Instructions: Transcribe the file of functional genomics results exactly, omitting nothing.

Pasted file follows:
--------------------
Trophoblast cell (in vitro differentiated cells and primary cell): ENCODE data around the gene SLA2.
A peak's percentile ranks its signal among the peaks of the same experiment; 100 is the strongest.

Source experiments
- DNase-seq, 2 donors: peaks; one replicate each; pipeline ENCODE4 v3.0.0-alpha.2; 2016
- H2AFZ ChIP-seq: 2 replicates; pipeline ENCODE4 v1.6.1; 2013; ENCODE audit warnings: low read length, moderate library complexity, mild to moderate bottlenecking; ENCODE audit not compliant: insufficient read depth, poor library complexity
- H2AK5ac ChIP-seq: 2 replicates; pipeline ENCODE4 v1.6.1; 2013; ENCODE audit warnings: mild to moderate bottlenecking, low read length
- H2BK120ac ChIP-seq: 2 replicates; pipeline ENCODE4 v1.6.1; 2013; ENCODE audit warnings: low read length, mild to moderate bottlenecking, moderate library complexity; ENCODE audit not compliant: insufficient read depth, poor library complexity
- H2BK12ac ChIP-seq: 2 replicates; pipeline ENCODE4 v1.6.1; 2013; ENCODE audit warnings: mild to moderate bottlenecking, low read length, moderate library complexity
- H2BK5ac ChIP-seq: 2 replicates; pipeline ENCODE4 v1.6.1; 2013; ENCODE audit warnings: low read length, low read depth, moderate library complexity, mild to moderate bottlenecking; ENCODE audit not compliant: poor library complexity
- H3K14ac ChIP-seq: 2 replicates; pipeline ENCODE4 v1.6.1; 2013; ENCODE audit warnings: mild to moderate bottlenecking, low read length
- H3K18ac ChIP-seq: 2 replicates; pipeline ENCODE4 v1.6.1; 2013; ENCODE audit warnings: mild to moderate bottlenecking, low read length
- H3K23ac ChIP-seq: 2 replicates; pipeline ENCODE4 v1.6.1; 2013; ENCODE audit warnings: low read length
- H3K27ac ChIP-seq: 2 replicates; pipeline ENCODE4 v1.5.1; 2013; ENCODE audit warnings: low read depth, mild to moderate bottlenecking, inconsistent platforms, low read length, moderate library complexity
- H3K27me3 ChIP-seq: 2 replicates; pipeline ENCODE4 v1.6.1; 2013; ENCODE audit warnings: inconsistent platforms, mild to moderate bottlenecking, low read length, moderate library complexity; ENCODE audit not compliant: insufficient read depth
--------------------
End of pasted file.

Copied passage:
Trophoblast cell (in vitro differentiated cells and primary cell): ENCODE data around the gene SLA2.
A peak's percentile ranks its signal among the peaks of the same experiment; 100 is the strongest.

Source experiments
- DNase-seq, 2 donors: peaks; one replicate each; pipeline ENCODE4 v3.0.0-alpha.2; 2016
- H2AFZ ChIP-seq: 2 replicates; pipeline ENCODE4 v1.6.1; 2013; ENCODE audit warnings: low read length, moderate library complexity, mild to moderate bottlenecking; ENCODE audit not compliant: insufficient read depth, poor library complexity
- H2AK5ac ChIP-seq: 2 replicates; pipeline ENCODE4 v1.6.1; 2013; ENCODE audit warnings: mild to moderate bottlenecking, low read length
- H2BK120ac ChIP-seq: 2 replicates; pipeline ENCODE4 v1.6.1; 2013; ENCODE audit warnings: low read length, mild to moderate bottlenecking, moderate library complexity; ENCODE audit not compliant: insufficient read depth, poor library complexity
- H2BK12ac ChIP-seq: 2 replicates; pipeline ENCODE4 v1.6.1; 2013; ENCODE audit warnings: mild to moderate bottlenecking, low read length, moderate library complexity
- H2BK5ac ChIP-seq: 2 replicates; pipeline ENCODE4 v1.6.1; 2013; ENCODE audit warnings: low read length, low read depth, moderate library complexity, mild to moderate bottlenecking; ENCODE audit not compliant: poor library complexity
- H3K14ac ChIP-seq: 2 replicates; pipeline ENCODE4 v1.6.1; 2013; ENCODE audit warnings: mild to moderate bottlenecking, low read length
- H3K18ac ChIP-seq: 2 replicates; pipeline ENCODE4 v1.6.1; 2013; ENCODE audit warnings: mild to moderate bottlenecking, low read length
- H3K23ac ChIP-seq: 2 replicates; pipeline ENCODE4 v1.6.1; 2013; ENCODE audit warnings: low read length
- H3K27ac ChIP-seq: 2 replicates; pipeline ENCODE4 v1.5.1; 2013; ENCODE audit warnings: low read depth, mild to moderate bottlenecking, inconsistent platforms, low read length, moderate library complexity
- H3K27me3 ChIP-seq: 2 replicates; pipeline ENCODE4 v1.6.1; 2013; ENCODE audit warnings: inconsistent platforms, mild to moderate bottlenecking, low read length, moderate library complexity; ENCODE audit not compliant: insufficient read depth